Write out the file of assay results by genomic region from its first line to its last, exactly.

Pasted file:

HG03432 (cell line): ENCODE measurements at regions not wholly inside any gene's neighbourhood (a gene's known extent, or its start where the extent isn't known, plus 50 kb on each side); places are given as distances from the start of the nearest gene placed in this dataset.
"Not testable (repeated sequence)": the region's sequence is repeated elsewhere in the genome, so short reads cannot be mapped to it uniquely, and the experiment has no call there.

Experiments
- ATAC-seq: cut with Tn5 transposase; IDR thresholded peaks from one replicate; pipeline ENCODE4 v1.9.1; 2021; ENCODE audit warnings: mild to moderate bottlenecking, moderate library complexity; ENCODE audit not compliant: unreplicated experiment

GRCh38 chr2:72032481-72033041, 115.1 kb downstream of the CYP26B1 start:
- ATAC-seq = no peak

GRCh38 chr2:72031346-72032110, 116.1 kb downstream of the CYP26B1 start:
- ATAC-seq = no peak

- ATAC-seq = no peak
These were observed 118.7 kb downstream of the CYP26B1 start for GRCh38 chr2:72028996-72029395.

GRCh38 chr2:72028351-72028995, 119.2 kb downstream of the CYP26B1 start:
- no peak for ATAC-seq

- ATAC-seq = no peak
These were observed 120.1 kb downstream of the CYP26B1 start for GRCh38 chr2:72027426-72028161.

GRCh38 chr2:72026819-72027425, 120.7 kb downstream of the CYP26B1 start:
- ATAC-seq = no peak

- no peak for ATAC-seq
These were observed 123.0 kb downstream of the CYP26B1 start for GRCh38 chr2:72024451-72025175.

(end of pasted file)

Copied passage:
HG03432 (cell line): ENCODE measurements at regions not wholly inside any gene's neighbourhood (a gene's known extent, or its start where the extent isn't known, plus 50 kb on each side); places are given as distances from the start of the nearest gene placed in this dataset.
"Not testable (repeated sequence)": the region's sequence is repeated elsewhere in the genome, so short reads cannot be mapped to it uniquely, and the experiment has no call there.

Experiments
- ATAC-seq: cut with Tn5 transposase; IDR thresholded peaks from one replicate; pipeline ENCODE4 v1.9.1; 2021; ENCODE audit warnings: mild to moderate bottlenecking, moderate library complexity; ENCODE audit not compliant: unreplicated experiment

GRCh38 chr2:72032481-72033041, 115.1 kb downstream of the CYP26B1 start:
- ATAC-seq = no peak

GRCh38 chr2:72031346-72032110, 116.1 kb downstream of the CYP26B1 start:
- ATAC-seq = no peak

- ATAC-seq = no peak
These were observed 118.7 kb downstream of the CYP26B1 start for GRCh38 chr2:72028996-72029395.

GRCh38 chr2:72028351-72028995, 119.2 kb downstream of the CYP26B1 start:
- no peak for ATAC-seq

- ATAC-seq = no peak
These were observed 120.1 kb downstream of the CYP26B1 start for GRCh38 chr2:72027426-72028161.

GRCh38 chr2:72026819-72027425, 120.7 kb downstream of the CYP26B1 start:
- ATAC-seq = no peak

- no peak for ATAC-seq
These were observed 123.0 kb downstream of the CYP26B1 start for GRCh38 chr2:72024451-72025175.